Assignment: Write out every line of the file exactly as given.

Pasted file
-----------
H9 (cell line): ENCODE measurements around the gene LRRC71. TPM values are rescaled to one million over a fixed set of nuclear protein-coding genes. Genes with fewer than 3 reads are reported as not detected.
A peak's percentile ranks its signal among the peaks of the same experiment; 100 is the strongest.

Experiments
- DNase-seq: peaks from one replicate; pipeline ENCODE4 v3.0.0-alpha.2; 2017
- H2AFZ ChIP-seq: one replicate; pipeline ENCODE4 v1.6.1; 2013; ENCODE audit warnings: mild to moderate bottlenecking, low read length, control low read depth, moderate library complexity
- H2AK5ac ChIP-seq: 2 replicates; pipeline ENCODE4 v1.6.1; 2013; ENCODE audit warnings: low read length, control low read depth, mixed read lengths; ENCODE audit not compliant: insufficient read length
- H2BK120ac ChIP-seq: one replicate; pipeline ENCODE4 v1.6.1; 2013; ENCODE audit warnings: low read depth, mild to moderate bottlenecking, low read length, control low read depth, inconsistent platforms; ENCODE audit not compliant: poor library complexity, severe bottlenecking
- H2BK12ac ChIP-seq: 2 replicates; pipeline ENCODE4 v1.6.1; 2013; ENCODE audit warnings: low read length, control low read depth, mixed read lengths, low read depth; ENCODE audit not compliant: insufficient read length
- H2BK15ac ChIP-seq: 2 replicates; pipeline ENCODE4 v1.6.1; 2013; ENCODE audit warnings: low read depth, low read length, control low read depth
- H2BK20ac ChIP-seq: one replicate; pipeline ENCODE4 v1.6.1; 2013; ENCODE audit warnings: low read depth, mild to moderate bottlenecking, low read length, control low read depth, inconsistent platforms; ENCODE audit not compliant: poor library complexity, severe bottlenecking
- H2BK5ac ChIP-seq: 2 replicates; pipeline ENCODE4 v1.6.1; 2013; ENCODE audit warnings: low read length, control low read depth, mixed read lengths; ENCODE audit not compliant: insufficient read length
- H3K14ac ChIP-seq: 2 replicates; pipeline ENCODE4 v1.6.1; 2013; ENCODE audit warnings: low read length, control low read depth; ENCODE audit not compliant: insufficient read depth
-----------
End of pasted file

H9 (cell line): ENCODE measurements around the gene LRRC71. TPM values are rescaled to one million over a fixed set of nuclear protein-coding genes. Genes with fewer than 3 reads are reported as not detected.
A peak's percentile ranks its signal among the peaks of the same experiment; 100 is the strongest.

Experiments
- DNase-seq: peaks from one replicate; pipeline ENCODE4 v3.0.0-alpha.2; 2017
- H2AFZ ChIP-seq: one replicate; pipeline ENCODE4 v1.6.1; 2013; ENCODE audit warnings: mild to moderate bottlenecking, low read length, control low read depth, moderate library complexity
- H2AK5ac ChIP-seq: 2 replicates; pipeline ENCODE4 v1.6.1; 2013; ENCODE audit warnings: low read length, control low read depth, mixed read lengths; ENCODE audit not compliant: insufficient read length
- H2BK120ac ChIP-seq: one replicate; pipeline ENCODE4 v1.6.1; 2013; ENCODE audit warnings: low read depth, mild to moderate bottlenecking, low read length, control low read depth, inconsistent platforms; ENCODE audit not compliant: poor library complexity, severe bottlenecking
- H2BK12ac ChIP-seq: 2 replicates; pipeline ENCODE4 v1.6.1; 2013; ENCODE audit warnings: low read length, control low read depth, mixed read lengths, low read depth; ENCODE audit not compliant: insufficient read length
- H2BK15ac ChIP-seq: 2 replicates; pipeline ENCODE4 v1.6.1; 2013; ENCODE audit warnings: low read depth, low read length, control low read depth
- H2BK20ac ChIP-seq: one replicate; pipeline ENCODE4 v1.6.1; 2013; ENCODE audit warnings: low read depth, mild to moderate bottlenecking, low read length, control low read depth, inconsistent platforms; ENCODE audit not compliant: poor library complexity, severe bottlenecking
- H2BK5ac ChIP-seq: 2 replicates; pipeline ENCODE4 v1.6.1; 2013; ENCODE audit warnings: low read length, control low read depth, mixed read lengths; ENCODE audit not compliant: insufficient read length
- H3K14ac ChIP-seq: 2 replicates; pipeline ENCODE4 v1.6.1; 2013; ENCODE audit warnings: low read length, control low read depth; ENCODE audit not compliant: insufficient read depth